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Welcome to this rainy (at least in my corner of the world) day!
Last night the sonic boom of thunder woke me from a deep sleep, and the rainstorm outside proceeded to play Marimba music on the metal shutter over my bedroom window. Suffice it to say I was rendered sleepless, so I wrapped myself in thought and realized some things.
I keep telling you guys we should talk about stuff, that the answer to a problem is to sit and talk about things. I realized last night that sounds kind of stupid if not explained, so let’s all get comfortable, grab a beverage of your choice (mine is coffee) and have a little chit chat about that.
I’ve stated in the last week that we become our thoughts, which become our words, which become our actions, which become our effect on the world, which becomes the World. Gandhi put it this way:
Even Buddha talks about how thought becomes who you are.
Yesterday I broached the subject of sexual harassment and abuse in the town where I grew up. When I would talk with my mom about this she would always make the point that the biggest problem in her day was how no one talked about it. The problem was ignored, and by being ignored it made the behavior seem acceptable. Change eventually came in the form of legislation allowing lawsuits for misconduct.
Why do we rely on these things? Are we, individually, so irresponsible that we have to rely on another to dictate that we be good. Are we a nation of three-year-olds? I believe firmly in the idea of self-reliance and self-monitoring. I believe that our system has a legal system that is far too complex. We could argue over why indefinitely, but that would come to nothing. Really, the corruption of the legal system is a chicken or the egg question (is the system corrupted to be exploited, or exploited because it is corrupt–as usual, the answer lies in the middle). Truth be told, we dictate what happens to the system with our actions, our beliefs, and our fears–or, rather, how we allow those fears to be used against us.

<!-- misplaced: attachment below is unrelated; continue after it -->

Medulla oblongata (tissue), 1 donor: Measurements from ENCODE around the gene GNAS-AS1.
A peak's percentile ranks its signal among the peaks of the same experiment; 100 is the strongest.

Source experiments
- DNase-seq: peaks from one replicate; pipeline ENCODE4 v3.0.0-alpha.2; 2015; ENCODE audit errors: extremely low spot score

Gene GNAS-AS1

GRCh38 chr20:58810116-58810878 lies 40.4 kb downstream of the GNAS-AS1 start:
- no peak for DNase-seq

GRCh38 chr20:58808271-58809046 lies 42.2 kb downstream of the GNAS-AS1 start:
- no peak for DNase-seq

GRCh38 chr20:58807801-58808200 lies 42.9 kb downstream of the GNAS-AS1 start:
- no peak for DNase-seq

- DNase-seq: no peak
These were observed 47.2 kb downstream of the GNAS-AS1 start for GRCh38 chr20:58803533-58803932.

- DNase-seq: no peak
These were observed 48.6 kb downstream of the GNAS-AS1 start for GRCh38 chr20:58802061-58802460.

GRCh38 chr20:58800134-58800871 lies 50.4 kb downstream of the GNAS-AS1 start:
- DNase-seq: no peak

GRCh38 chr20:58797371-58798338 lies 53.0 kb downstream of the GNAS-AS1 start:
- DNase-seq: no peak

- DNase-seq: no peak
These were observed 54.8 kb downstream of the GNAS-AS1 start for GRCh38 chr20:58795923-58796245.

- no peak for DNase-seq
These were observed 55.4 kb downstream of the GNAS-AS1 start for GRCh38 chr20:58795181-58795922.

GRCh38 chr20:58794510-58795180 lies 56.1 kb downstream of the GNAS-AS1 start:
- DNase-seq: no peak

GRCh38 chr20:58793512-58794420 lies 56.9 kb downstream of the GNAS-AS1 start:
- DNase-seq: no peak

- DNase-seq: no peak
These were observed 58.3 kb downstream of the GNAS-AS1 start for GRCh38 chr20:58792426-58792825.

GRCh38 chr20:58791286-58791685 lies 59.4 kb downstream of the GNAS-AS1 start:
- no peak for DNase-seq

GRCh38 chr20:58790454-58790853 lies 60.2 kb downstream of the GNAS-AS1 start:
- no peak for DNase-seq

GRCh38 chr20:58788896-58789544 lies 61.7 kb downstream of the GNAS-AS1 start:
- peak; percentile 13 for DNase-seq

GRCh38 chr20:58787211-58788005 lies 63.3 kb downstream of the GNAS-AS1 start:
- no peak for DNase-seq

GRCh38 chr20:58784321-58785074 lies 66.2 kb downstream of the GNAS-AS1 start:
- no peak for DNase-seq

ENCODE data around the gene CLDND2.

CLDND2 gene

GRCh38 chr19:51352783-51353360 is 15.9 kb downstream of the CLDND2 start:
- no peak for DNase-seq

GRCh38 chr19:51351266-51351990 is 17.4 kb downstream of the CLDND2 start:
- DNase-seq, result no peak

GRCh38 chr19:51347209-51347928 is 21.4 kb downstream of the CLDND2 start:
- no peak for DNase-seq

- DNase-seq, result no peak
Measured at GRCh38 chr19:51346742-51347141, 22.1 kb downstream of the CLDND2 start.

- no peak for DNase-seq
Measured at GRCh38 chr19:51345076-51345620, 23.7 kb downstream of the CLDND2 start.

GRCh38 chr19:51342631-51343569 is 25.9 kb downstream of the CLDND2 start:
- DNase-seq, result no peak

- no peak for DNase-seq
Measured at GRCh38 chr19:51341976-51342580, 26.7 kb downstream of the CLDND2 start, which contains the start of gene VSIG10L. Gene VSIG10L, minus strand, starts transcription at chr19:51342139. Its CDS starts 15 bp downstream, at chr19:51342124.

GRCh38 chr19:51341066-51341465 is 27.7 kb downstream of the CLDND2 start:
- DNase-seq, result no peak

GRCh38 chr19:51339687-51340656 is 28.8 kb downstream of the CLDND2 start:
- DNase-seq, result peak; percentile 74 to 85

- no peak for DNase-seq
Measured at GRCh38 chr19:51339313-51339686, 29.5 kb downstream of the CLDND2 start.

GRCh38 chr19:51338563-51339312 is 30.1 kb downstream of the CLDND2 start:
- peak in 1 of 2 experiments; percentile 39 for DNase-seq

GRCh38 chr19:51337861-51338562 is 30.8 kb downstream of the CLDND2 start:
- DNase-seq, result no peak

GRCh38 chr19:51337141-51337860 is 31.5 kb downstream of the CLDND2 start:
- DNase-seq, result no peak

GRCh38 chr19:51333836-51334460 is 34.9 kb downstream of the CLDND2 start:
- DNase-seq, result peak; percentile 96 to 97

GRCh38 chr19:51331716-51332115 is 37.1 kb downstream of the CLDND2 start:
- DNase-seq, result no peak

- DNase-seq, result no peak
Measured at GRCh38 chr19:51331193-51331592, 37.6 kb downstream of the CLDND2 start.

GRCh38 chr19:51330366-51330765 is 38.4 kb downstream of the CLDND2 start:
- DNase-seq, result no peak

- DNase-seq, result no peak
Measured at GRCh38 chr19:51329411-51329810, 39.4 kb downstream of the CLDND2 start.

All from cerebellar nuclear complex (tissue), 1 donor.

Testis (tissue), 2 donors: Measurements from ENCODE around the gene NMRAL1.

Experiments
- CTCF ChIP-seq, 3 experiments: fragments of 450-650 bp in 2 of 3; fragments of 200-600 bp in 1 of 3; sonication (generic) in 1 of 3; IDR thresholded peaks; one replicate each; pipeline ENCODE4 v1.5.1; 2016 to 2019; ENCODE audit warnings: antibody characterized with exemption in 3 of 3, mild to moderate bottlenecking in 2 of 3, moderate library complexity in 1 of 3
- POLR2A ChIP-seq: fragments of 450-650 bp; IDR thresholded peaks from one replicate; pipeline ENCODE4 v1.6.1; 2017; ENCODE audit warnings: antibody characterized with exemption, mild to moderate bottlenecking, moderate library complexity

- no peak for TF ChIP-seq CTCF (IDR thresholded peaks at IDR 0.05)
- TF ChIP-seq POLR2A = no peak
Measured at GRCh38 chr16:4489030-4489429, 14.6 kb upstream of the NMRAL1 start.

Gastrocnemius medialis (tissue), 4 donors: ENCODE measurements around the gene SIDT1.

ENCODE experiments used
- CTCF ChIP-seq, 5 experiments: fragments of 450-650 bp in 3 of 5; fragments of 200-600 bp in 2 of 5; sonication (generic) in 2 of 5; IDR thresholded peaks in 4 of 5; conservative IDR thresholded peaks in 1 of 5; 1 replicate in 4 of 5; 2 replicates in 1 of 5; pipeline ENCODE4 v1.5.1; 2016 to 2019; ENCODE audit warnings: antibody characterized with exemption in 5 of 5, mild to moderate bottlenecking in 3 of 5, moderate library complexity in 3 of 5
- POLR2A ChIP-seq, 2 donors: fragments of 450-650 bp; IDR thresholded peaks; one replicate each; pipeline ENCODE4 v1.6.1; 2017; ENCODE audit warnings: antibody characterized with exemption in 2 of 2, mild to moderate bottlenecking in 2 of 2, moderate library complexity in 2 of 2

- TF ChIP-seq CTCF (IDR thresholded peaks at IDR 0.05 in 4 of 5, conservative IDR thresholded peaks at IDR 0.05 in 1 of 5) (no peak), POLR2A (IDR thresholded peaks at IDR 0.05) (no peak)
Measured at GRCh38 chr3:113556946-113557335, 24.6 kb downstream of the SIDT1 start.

Ignoring something that is frightening only causes the problem to grow bigger. Those who are of a more exploitative nature will use this as a shelter for their actions. We need to find our courage, and with it our voices–not as the fearful rabbling of a frenzied crowd, but as the informed individual voices of a collective. Debate and argument are stupid. I prefer discussion, and so I talk and hope that more will join the growing number of those talking because talking is a beginning.
Talking is the start of planning. We have to understand a problem before we plan for a solution. You see, I learned in my brief foray into anthropology that trying to affect change without first understanding what you are changing and why will usually create more problems with the “solution.” Even with the best of planning, problems are still going to slip in. But those problems are easier to address when the initial problem is better understood. Every angle has to be considered, even if those angles frighten us.
So, let’s talk.